Your eye is suddenly caught by a teal coupe. You've never seen a car this color. Its stunning iridescence shimmers in your eye; your heart skips a beat. You picture how happy your wife will be when she sees this beauty, and suddenly your priorities vanish. This is the car you must have. Cup holder? Who needs one? In Beverly Hills, I frequently see these 90-pound women driving around in huge SUV cars, and when I ask them, "Why?" their answer is safety. I don't know why they feel "safe" in an SUV (and why they don't feel safe in Beverly Hills, California), but some factor of their past, maybe even their childhood, makes them feel the need for this subconscious comfort.
It is said that emotions drive 80 percent of the choices Americans make, while practicality and objectivity only represent about 20 percent of decision-making. Oh, and forget about making a decision when you are hungry, angry, lonely, or tired. The acronym "HALT" is exactly the point here: Don't do it! If you make a decision while feeling Hungry, Angry, Lonely or Tired (or God-forbid some combination of more than one of the above), emotion wins 100 percent of the time and will likely push you in the wrong direction. "It is in the moments of decision that your destiny is shaped," according to Tony Robbins, self-help and motivational speaker. So if that's the case, then we better make some good ones!
In a world where 89 percent of all people in America do not believe in love at first sight, and men look at a quality such as cleavage before trustworthiness, a world where people approach others as guilty until proven innocent, instead of innocent until proven guilty—how are we going to be the judges of good, practical decision-making? Especially when it comes to love and dating, a topic we will continue to delve into further. Here's some food for thought. It's been noted that many single people are afflicted with a flaw-omatic, an internal device that detects shortcomings in potential partners. A man could be brilliant and handsome, but he gets discarded because he has a dirty shirt. A woman, who is attractive and profoundly successful at work, get vetoed because she cackles when she laughs. In this "age of anxiety," singles have overly sensitive smoke detectors.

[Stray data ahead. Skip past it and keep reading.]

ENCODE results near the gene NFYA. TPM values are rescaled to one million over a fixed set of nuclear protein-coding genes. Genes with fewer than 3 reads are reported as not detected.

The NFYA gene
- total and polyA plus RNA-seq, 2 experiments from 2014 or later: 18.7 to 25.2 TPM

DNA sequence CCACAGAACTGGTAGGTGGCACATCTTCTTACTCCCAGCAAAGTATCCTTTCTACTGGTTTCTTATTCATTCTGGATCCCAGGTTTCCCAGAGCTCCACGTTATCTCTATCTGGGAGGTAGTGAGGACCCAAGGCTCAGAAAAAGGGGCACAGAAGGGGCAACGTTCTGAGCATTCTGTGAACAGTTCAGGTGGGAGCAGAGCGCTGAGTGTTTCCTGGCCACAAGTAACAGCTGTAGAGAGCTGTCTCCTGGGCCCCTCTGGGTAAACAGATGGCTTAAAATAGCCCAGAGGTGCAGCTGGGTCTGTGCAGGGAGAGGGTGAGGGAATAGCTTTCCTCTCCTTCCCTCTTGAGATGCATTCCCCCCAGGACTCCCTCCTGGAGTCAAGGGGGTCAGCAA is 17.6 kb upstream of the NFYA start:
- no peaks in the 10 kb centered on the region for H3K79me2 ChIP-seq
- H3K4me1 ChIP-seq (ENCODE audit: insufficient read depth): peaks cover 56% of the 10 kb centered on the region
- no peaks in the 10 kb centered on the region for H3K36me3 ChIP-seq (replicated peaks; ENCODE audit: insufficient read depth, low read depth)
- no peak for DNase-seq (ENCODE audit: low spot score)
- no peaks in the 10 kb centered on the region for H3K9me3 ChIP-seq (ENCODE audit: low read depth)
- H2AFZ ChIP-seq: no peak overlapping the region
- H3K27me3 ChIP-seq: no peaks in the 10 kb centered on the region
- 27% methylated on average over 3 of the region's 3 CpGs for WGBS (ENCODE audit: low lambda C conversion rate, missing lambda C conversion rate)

To illustrate this point, there's this wacky story of an affluent man dating three very beautiful women, all of whom are smart, lovely, and accomplished. He is trying with real difficulty to figure out which of these three ladies to marry. A very wise friend advises him to give them each $5,000 and watch what they do with the money. The first of the three women takes the $5,000 and immediately spends it on herself. The second invests the money. And the third spends it on him. Now, the question becomes whom do you think he married?
Let me tell you.
He married his secretary with the surgically enhanced chest. Get the point?
As a lifelong observer of human behavior, particularly in the area of business, a large percentage of the time, emotion wins this ever-going arm wrestle when it comes to purchasing a new car, choosing an item at the supermarket, signing for a new home, or choosing a woman to wed. People purchase or choose what they want, not what they need. When a person is hungry, angry, lonely, or tired, the percentage rockets up to 100 percent of the time. As we begin to put the pieces of the enigma of our brain back together, week by week, we will embark upon a journey of the mind, heart, and soul. Surely after all this lecturing, I hope you'll decide to join me for the ride.